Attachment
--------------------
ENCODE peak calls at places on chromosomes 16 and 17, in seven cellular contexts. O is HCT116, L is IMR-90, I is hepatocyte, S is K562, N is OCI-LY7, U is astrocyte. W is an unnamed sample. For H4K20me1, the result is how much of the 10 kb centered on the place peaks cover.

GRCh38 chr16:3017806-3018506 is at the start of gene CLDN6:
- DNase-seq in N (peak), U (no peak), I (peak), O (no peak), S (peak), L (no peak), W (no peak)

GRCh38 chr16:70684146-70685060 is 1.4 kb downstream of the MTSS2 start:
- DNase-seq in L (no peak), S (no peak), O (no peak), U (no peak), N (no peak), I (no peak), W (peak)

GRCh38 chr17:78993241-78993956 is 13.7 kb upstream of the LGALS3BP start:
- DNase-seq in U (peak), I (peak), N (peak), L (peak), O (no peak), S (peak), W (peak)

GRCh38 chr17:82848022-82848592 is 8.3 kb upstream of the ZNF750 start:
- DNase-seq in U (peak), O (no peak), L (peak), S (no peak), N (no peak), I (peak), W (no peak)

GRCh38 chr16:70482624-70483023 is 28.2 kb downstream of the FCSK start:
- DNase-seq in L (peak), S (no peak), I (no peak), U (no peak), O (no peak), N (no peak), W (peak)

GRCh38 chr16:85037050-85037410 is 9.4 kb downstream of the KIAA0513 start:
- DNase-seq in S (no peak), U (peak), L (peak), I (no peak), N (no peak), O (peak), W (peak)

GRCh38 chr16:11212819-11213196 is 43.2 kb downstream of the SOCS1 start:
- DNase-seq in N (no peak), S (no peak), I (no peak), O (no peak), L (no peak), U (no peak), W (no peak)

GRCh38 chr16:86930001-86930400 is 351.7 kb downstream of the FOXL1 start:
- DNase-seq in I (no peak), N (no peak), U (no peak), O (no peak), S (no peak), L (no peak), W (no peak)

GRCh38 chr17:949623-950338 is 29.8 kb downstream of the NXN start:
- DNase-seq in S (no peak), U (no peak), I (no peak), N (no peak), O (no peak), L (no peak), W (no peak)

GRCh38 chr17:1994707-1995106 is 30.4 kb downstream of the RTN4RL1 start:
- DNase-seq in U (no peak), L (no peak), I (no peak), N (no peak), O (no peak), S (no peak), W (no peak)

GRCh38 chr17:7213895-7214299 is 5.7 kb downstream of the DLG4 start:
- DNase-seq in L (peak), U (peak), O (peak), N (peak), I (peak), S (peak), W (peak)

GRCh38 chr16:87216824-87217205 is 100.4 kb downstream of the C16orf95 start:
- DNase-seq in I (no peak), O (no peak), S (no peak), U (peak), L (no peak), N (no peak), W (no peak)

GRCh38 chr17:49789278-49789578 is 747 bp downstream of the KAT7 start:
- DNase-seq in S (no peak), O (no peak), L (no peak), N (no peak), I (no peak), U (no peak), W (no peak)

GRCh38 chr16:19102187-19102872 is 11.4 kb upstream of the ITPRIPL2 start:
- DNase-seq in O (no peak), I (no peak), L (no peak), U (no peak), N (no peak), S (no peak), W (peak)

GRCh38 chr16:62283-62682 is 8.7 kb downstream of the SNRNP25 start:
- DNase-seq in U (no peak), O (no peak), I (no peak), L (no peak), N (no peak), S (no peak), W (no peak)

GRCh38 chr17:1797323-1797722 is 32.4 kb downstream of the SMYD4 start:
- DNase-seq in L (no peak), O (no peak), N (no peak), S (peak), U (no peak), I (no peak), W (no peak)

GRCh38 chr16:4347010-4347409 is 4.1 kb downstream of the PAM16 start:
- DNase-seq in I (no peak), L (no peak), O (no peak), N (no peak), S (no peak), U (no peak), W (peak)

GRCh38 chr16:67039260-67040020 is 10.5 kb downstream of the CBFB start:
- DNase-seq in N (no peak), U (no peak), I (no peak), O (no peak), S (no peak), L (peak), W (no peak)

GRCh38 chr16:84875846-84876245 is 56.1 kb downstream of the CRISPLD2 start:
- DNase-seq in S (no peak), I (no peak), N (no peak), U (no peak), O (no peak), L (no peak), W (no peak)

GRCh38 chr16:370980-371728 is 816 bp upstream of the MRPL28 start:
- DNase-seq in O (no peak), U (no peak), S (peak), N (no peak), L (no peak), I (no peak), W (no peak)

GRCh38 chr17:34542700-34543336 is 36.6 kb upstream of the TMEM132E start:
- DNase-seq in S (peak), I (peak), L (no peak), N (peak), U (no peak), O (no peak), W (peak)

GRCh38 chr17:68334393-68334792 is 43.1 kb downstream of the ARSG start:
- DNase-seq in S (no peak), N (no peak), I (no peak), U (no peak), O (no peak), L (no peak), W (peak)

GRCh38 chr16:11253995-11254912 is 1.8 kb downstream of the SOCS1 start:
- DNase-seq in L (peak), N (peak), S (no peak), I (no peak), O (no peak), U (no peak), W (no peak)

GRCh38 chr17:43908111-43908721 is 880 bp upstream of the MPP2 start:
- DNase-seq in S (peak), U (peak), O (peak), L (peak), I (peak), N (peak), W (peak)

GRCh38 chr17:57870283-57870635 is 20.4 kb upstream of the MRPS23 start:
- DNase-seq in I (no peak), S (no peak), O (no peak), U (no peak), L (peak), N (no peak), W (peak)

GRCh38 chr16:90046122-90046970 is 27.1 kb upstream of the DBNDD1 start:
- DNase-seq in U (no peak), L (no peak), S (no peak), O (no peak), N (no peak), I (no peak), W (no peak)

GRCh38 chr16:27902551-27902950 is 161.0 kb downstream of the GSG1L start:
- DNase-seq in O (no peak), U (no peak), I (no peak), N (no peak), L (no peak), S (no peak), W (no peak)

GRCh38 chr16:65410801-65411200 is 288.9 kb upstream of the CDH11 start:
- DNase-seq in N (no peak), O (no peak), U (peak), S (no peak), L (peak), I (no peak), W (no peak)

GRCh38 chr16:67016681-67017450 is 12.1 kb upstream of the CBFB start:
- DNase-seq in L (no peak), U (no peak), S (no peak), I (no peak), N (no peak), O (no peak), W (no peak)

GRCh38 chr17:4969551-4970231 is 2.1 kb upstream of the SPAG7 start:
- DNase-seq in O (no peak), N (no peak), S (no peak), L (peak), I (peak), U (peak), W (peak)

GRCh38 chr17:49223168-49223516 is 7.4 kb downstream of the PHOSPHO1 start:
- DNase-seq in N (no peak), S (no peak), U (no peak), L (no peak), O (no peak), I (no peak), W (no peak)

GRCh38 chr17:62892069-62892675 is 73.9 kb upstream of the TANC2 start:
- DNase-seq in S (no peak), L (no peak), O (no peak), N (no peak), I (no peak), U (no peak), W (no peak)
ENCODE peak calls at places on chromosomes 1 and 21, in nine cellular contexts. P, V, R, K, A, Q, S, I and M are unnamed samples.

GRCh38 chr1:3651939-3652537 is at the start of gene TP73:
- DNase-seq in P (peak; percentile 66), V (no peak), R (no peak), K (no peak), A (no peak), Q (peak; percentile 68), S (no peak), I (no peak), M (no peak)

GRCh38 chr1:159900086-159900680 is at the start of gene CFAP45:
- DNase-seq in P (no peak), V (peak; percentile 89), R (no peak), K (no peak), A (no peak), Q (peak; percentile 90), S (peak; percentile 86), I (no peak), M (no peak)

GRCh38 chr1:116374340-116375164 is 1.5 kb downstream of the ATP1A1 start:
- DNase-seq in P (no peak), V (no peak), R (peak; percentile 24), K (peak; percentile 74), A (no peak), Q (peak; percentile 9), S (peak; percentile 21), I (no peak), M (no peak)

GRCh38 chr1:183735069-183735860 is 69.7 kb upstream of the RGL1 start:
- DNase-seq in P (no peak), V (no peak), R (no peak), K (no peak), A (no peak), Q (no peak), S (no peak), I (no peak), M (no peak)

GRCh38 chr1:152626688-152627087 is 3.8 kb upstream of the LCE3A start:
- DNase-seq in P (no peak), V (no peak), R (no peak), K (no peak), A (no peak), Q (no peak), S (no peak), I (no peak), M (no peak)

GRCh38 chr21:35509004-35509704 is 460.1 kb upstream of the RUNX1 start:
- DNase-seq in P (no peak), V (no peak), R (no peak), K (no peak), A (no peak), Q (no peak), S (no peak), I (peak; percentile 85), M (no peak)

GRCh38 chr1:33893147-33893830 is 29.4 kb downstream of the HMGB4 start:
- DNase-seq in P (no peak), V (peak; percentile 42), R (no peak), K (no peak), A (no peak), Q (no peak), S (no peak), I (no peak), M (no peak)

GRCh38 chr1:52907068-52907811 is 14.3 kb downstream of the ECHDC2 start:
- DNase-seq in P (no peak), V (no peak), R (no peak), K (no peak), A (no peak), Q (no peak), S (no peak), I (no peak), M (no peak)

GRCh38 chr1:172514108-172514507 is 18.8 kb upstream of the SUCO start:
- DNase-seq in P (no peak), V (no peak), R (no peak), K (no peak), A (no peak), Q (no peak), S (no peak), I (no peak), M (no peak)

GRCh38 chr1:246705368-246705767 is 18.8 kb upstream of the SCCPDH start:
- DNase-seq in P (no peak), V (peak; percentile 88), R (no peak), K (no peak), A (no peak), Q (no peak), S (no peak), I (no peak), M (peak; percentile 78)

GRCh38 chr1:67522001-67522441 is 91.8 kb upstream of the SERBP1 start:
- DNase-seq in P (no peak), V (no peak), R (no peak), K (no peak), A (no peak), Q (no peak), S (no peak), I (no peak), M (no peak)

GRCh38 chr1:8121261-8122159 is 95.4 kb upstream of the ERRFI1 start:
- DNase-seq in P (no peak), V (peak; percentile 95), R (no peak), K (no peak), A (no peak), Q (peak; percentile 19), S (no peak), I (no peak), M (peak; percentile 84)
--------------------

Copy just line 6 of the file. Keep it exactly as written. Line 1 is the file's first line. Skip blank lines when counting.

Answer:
GRCh38 chr17:78993241-78993956 is 13.7 kb upstream of the LGALS3BP start: